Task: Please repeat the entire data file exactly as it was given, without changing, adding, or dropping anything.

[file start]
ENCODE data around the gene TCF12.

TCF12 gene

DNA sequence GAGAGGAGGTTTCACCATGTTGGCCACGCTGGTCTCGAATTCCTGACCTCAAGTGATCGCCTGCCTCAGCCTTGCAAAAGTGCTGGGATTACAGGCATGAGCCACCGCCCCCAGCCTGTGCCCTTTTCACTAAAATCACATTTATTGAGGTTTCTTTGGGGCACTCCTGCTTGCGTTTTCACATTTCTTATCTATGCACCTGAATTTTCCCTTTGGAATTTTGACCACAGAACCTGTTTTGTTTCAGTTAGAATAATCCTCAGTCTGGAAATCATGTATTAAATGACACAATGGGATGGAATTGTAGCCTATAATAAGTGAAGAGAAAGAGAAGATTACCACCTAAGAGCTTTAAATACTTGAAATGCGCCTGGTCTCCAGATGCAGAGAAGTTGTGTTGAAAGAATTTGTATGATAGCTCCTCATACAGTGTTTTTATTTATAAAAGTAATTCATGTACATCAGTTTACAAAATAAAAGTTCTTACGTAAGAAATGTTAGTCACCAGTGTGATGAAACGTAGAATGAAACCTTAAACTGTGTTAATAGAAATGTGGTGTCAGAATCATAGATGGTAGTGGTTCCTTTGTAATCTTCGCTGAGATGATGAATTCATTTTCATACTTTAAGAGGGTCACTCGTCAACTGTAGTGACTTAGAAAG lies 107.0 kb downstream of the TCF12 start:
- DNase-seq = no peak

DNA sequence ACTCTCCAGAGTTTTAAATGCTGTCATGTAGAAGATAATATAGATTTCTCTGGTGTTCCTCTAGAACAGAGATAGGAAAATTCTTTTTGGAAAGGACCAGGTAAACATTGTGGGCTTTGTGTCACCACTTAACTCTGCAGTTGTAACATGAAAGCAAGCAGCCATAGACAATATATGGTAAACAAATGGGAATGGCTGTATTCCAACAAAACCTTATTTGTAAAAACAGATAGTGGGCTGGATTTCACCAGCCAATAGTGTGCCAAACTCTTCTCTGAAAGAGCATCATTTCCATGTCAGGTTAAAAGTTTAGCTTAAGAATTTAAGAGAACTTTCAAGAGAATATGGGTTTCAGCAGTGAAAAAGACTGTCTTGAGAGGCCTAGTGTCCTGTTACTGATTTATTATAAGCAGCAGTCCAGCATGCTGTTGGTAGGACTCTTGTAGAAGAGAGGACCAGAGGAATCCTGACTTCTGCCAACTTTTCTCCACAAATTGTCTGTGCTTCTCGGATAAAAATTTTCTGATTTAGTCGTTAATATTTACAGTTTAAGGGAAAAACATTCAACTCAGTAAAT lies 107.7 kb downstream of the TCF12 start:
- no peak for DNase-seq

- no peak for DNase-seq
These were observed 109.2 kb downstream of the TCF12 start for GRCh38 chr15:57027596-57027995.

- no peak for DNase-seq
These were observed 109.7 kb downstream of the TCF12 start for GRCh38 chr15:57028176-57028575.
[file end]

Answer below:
ENCODE data around the gene TCF12.

TCF12 gene

DNA sequence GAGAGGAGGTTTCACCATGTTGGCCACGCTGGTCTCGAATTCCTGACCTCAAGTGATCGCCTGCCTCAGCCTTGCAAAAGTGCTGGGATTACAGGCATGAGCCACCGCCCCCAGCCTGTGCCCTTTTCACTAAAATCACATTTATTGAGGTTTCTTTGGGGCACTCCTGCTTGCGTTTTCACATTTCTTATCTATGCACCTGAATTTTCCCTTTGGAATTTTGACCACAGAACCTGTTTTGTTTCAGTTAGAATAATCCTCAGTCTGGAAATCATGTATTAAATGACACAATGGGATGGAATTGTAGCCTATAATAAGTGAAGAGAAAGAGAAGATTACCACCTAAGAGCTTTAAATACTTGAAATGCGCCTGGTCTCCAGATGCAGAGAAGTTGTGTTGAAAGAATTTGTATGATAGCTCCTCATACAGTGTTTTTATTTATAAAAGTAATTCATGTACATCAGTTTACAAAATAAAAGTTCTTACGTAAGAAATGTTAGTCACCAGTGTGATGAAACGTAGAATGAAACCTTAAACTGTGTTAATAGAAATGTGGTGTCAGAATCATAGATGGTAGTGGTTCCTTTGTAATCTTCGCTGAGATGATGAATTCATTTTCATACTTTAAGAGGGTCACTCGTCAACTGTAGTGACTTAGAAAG lies 107.0 kb downstream of the TCF12 start:
- DNase-seq = no peak

DNA sequence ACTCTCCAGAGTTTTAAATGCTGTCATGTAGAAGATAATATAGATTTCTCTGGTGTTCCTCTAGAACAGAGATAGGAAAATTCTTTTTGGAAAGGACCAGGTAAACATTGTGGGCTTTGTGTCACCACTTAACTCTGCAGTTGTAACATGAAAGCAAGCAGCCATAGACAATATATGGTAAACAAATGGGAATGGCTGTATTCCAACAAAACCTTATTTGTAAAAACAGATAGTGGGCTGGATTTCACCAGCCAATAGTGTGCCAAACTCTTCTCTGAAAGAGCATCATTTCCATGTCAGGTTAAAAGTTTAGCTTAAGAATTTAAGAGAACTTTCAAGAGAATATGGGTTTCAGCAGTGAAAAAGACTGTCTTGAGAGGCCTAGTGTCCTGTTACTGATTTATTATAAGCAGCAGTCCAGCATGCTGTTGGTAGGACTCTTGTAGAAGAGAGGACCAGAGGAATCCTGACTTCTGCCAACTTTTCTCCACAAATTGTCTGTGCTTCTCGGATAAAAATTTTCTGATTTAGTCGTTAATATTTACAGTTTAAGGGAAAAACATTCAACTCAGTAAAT lies 107.7 kb downstream of the TCF12 start:
- no peak for DNase-seq

- no peak for DNase-seq
These were observed 109.2 kb downstream of the TCF12 start for GRCh38 chr15:57027596-57027995.

- no peak for DNase-seq
These were observed 109.7 kb downstream of the TCF12 start for GRCh38 chr15:57028176-57028575.